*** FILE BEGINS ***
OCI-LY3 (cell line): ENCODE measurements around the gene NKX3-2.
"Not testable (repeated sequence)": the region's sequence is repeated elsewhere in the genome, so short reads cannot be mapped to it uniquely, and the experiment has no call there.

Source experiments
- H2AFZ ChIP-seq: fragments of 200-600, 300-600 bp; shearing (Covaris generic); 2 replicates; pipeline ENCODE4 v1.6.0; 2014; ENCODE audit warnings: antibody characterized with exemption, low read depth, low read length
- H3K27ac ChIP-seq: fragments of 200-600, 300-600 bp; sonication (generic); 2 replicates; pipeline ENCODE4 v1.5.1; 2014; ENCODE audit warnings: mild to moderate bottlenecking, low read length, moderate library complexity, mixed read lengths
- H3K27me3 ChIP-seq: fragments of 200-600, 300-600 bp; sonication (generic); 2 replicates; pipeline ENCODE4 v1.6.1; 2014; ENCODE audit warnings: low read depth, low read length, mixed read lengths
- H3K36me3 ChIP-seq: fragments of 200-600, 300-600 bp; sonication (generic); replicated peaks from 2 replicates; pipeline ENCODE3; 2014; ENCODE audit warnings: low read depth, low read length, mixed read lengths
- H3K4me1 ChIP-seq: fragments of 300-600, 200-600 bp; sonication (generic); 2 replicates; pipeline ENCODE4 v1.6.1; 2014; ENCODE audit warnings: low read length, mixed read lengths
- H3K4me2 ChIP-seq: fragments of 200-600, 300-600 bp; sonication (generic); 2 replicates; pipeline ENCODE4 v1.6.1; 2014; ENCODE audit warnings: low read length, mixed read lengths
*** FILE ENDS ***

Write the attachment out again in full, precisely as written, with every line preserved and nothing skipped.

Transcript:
OCI-LY3 (cell line): ENCODE measurements around the gene NKX3-2.
"Not testable (repeated sequence)": the region's sequence is repeated elsewhere in the genome, so short reads cannot be mapped to it uniquely, and the experiment has no call there.

Source experiments
- H2AFZ ChIP-seq: fragments of 200-600, 300-600 bp; shearing (Covaris generic); 2 replicates; pipeline ENCODE4 v1.6.0; 2014; ENCODE audit warnings: antibody characterized with exemption, low read depth, low read length
- H3K27ac ChIP-seq: fragments of 200-600, 300-600 bp; sonication (generic); 2 replicates; pipeline ENCODE4 v1.5.1; 2014; ENCODE audit warnings: mild to moderate bottlenecking, low read length, moderate library complexity, mixed read lengths
- H3K27me3 ChIP-seq: fragments of 200-600, 300-600 bp; sonication (generic); 2 replicates; pipeline ENCODE4 v1.6.1; 2014; ENCODE audit warnings: low read depth, low read length, mixed read lengths
- H3K36me3 ChIP-seq: fragments of 200-600, 300-600 bp; sonication (generic); replicated peaks from 2 replicates; pipeline ENCODE3; 2014; ENCODE audit warnings: low read depth, low read length, mixed read lengths
- H3K4me1 ChIP-seq: fragments of 300-600, 200-600 bp; sonication (generic); 2 replicates; pipeline ENCODE4 v1.6.1; 2014; ENCODE audit warnings: low read length, mixed read lengths
- H3K4me2 ChIP-seq: fragments of 200-600, 300-600 bp; sonication (generic); 2 replicates; pipeline ENCODE4 v1.6.1; 2014; ENCODE audit warnings: low read length, mixed read lengths